Sea lion deaths off West Seattle shores under investigation

(Photo by Will, added 8:26 pm, taken at a Beach Drive necropsy scene today)
We’ve received a few notes this week about dead sea lions on local beaches. That’s not always newsworthy – usually we advise people to check the resources on the West Seattle-based Seal Sitters‘ website, regarding who to call with news of seals, dead OR alive – but it seems there’ve been more than usual this week. Robert sent us a Facebook note early this morning after happening onto the scene south of Alki Point where one had been found; he said that Parks employees at the scene told him there was another one further down the western West Seattle shore. Though Seal Sitters’ primary focus is watching over live seals, they are often “in the know” about other happenings with marine mammals, so we checked with them, and Robin Lindsey confirmed, “We had two dead male sea lions on the beach here. Also, one decomposed harbor seal that Parks buried this morning. And lastly (hopefully) a beautiful dead adult harbor seal at another small park.” She said state biologists were planning to do necropsies at the scene this afternoon, then tow the bodies out. We spoke with her a short time ago and she had not yet gotten word on official cause of the sea lions’ deaths; we have also left messages for National Marine Fisheries Service‘s media liaison. Lindsey said, “We usually have a lot of deaths this time of year, but four dead pinnipeds in West Seattle in one day is (unusual).” ADDED 8:28 PM: Added a photo that Will – who had e-mailed us about a dead sea lion earlier in the week – took today at a necropsy scene on the beach. He says those who were participating found a bullet – that’s something we plan to ask authorities about, since another person who e-mailed us said they’d heard talk of sea-lion shootings elsewhere in the Sound.

5 Replies to "Sea lion deaths off West Seattle shores under investigation"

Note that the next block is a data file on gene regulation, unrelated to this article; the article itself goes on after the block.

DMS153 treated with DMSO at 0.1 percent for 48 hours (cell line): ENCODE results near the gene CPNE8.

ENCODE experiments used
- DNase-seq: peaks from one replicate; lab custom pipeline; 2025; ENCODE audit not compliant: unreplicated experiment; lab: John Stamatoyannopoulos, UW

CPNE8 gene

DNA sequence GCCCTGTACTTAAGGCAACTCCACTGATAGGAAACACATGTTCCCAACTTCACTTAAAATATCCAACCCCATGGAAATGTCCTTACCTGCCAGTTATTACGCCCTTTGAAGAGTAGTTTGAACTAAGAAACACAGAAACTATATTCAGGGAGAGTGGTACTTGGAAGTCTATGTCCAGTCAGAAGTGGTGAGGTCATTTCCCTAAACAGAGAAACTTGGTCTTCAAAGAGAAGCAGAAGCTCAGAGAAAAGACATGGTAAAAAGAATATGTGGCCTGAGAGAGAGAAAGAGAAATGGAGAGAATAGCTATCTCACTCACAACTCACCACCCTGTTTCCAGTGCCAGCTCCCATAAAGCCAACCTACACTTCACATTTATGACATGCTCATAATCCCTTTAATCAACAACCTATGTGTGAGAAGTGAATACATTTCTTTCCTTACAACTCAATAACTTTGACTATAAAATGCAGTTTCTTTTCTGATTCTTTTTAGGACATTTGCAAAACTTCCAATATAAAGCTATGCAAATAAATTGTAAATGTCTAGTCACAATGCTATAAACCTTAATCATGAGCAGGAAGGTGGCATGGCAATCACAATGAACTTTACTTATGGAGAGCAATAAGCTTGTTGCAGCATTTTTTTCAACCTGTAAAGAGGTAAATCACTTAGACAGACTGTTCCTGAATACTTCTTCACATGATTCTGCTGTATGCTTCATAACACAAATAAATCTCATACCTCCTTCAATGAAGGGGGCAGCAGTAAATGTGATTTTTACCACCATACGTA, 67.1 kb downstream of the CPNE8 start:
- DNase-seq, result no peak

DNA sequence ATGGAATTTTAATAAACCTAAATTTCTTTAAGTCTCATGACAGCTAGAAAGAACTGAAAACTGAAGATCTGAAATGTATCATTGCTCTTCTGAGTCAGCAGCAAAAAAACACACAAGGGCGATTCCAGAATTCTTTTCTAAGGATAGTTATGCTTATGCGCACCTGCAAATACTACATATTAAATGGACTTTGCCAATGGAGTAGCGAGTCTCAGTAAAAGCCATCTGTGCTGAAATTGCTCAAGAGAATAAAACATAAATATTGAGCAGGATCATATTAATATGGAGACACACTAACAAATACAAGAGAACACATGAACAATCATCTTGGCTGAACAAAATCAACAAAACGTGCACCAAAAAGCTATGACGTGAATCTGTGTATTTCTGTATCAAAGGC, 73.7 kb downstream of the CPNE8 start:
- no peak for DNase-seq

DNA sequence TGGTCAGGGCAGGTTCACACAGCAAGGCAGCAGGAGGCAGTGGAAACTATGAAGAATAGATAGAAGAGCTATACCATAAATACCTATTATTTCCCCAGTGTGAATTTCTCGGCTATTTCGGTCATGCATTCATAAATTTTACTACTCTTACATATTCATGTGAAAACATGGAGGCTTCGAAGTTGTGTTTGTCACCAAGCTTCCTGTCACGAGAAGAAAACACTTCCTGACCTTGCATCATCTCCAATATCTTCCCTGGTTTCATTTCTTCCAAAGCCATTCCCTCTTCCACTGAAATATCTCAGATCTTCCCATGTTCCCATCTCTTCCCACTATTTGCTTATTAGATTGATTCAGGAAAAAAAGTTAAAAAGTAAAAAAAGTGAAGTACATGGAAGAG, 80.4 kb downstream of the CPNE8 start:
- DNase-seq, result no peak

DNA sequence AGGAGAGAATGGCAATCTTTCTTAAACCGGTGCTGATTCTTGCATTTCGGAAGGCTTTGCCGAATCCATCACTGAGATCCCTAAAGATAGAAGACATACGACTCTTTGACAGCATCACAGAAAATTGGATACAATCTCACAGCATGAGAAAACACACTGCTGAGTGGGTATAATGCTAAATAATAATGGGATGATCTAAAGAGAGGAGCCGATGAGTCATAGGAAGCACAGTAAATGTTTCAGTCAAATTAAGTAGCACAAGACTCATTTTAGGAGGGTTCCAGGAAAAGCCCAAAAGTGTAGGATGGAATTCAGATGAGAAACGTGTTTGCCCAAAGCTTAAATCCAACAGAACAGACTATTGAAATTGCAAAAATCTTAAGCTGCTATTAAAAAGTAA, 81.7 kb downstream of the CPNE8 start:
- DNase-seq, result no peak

• sealionlover February 11, 2010 (5:36 pm)

    Thanks for posting. I think its always newsworthy. I love the sea lions and seals around here and hate to hear that this is happening. I wonder if the water needs to be tested? So many cruise ships/boats and even subs etc. I am always surprised that these animals can even survive in these waters with the pollution that exists. I think that is why I love them so much. I will be looking forward to hearing what the necropsies show. The death of a wild animal can often be a warning to the rest of us that our environment is out of balance. I hope there are no more.

  • d February 11, 2010 (6:51 pm)

    Maybe some folks are not familiar with the Puget Sound Partnership.

    Every citizen needs to know about them – they are operating out of a mandate by Gov. Gregoire to clean up the Sound within a decade. In this decade, good citizenship will require our awareness and cooperation in these efforts.
    The link which follows will take you to the PSP state of the Sound Report. This is the first report the group has submitted.

    Among the findings was that deleterious amounts of flame retardant chemicals are being found in our harbor seals. There was not any reference to sea lions being affected, as far as I know. But if I am wrong, I welcome a correction.

    Please take a moment to familiarize yourself with the Puget Sound Partnership and the first report.

  • KM February 11, 2010 (8:12 pm)

    We saw a large dead sea lion in the rock jetty between Constellation Park and the “Stilts” Condos on Super Bowl Sunday. Not sure if that one was included in the count so I thought I’d share it.

  • Westside J. February 12, 2010 (12:22 am)

    IMO, if it were a pollution related problem-that resulted in several found dead in the same general area on the same day- then it would be followed by similar scenarios soon thereafter.. As in the pollutants that killed these ones would continue to kill others in some quantity. I am curious to hear more about this bullet/shooting thing.. Seems to ring a bell actually. I don’t remember hearing about it specifically, but it feels familiar none the less..

  • dawsonct February 12, 2010 (9:38 am)

    I wouldn’t be surprised to find out it was some (group of) fisher-folk. They’ve been grumbling about declining stock for years, and guess who they blame?
    Here’s a clue trigger-happy fish people, you will save more salmon tearing down some dams, and if you REALLY HAVE TO SHOOT SOMETHING you might consider a timber or mining executive. Their actions do far more to negatively impact fisheries around the world than a few sea creatures who co-evolved with their prey and never wiped out the salmon on their own.

    In fact, when pinnipeds were FAR more numerous and there were FAR FEWER humans, the salmon and other fisheries were much healthier than they are now.

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